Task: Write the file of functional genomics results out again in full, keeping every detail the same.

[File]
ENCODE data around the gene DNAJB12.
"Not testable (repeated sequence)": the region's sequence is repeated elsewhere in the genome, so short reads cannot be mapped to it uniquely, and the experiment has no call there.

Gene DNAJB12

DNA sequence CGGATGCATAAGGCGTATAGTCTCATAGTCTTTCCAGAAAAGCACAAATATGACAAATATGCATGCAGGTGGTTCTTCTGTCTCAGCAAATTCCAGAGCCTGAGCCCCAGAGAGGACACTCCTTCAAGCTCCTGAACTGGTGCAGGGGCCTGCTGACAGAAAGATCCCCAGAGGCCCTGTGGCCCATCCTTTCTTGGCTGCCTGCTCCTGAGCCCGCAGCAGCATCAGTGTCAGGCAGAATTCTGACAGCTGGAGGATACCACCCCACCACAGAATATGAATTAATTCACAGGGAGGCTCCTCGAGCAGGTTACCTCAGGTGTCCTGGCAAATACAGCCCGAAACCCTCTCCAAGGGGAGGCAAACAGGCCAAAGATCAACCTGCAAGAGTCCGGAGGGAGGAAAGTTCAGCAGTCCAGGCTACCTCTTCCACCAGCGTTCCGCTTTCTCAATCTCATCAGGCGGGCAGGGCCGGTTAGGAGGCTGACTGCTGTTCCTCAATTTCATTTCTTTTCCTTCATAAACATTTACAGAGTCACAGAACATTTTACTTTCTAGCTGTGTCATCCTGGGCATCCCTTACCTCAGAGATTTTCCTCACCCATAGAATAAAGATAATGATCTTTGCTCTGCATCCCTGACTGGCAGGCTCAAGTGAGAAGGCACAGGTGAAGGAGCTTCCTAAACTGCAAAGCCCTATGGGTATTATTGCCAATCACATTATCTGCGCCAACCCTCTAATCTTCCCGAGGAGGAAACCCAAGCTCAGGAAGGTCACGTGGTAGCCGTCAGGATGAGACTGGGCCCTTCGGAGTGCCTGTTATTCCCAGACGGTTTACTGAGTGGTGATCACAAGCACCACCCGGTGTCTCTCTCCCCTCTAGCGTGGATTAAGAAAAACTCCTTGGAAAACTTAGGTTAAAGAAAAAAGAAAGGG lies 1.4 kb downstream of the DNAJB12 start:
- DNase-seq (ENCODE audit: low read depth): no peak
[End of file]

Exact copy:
ENCODE data around the gene DNAJB12.
"Not testable (repeated sequence)": the region's sequence is repeated elsewhere in the genome, so short reads cannot be mapped to it uniquely, and the experiment has no call there.

Gene DNAJB12

DNA sequence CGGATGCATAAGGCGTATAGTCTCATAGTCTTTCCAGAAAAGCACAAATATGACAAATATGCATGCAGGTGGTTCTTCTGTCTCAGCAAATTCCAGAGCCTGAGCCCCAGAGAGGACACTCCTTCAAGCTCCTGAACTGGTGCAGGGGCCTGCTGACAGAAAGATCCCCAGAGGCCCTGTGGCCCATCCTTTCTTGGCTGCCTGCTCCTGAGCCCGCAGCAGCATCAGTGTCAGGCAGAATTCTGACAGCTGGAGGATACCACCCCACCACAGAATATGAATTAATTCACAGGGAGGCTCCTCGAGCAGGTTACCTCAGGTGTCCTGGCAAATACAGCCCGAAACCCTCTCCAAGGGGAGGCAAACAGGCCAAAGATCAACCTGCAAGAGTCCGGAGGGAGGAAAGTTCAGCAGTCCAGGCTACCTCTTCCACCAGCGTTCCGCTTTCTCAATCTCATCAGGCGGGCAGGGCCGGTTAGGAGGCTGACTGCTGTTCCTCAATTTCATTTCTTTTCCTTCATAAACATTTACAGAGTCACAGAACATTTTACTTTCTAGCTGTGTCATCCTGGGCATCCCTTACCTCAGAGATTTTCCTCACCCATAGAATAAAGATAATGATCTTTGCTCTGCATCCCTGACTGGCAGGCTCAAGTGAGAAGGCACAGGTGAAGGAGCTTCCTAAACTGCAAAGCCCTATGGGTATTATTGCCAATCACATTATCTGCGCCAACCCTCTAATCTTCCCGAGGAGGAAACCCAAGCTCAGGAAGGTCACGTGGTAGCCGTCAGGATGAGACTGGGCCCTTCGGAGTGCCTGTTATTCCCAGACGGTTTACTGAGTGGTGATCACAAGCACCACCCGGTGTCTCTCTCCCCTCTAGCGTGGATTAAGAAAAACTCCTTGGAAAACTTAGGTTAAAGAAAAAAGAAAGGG lies 1.4 kb downstream of the DNAJB12 start:
- DNase-seq (ENCODE audit: low read depth): no peak